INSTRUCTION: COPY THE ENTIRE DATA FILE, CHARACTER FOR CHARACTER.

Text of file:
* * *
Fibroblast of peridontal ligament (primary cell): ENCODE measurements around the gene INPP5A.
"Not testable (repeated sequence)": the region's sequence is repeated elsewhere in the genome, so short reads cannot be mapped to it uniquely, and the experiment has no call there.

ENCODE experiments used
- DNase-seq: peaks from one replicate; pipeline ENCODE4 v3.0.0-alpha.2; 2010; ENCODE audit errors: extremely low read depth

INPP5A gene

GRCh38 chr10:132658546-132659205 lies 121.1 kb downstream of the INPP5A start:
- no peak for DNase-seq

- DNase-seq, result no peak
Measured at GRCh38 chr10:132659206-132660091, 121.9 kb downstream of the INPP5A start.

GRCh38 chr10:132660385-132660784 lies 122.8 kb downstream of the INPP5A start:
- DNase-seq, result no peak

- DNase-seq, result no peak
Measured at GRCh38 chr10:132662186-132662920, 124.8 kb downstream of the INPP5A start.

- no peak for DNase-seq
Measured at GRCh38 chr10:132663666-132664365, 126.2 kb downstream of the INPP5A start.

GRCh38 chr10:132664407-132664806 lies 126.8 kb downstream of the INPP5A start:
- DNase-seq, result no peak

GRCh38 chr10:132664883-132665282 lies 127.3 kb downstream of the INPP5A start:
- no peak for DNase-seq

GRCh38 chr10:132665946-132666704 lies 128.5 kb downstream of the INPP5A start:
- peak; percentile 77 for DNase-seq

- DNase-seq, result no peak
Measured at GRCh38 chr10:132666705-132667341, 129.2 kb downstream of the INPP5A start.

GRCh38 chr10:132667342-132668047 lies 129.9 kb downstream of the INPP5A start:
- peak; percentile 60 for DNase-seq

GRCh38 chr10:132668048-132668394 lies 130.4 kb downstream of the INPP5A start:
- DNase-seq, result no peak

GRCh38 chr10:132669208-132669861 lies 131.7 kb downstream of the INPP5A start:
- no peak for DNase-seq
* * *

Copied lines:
Fibroblast of peridontal ligament (primary cell): ENCODE measurements around the gene INPP5A.
"Not testable (repeated sequence)": the region's sequence is repeated elsewhere in the genome, so short reads cannot be mapped to it uniquely, and the experiment has no call there.

ENCODE experiments used
- DNase-seq: peaks from one replicate; pipeline ENCODE4 v3.0.0-alpha.2; 2010; ENCODE audit errors: extremely low read depth

INPP5A gene

GRCh38 chr10:132658546-132659205 lies 121.1 kb downstream of the INPP5A start:
- no peak for DNase-seq

- DNase-seq, result no peak
Measured at GRCh38 chr10:132659206-132660091, 121.9 kb downstream of the INPP5A start.

GRCh38 chr10:132660385-132660784 lies 122.8 kb downstream of the INPP5A start:
- DNase-seq, result no peak

- DNase-seq, result no peak
Measured at GRCh38 chr10:132662186-132662920, 124.8 kb downstream of the INPP5A start.

- no peak for DNase-seq
Measured at GRCh38 chr10:132663666-132664365, 126.2 kb downstream of the INPP5A start.

GRCh38 chr10:132664407-132664806 lies 126.8 kb downstream of the INPP5A start:
- DNase-seq, result no peak

GRCh38 chr10:132664883-132665282 lies 127.3 kb downstream of the INPP5A start:
- no peak for DNase-seq

GRCh38 chr10:132665946-132666704 lies 128.5 kb downstream of the INPP5A start:
- peak; percentile 77 for DNase-seq

- DNase-seq, result no peak
Measured at GRCh38 chr10:132666705-132667341, 129.2 kb downstream of the INPP5A start.

GRCh38 chr10:132667342-132668047 lies 129.9 kb downstream of the INPP5A start:
- peak; percentile 60 for DNase-seq

GRCh38 chr10:132668048-132668394 lies 130.4 kb downstream of the INPP5A start:
- DNase-seq, result no peak

GRCh38 chr10:132669208-132669861 lies 131.7 kb downstream of the INPP5A start:
- no peak for DNase-seq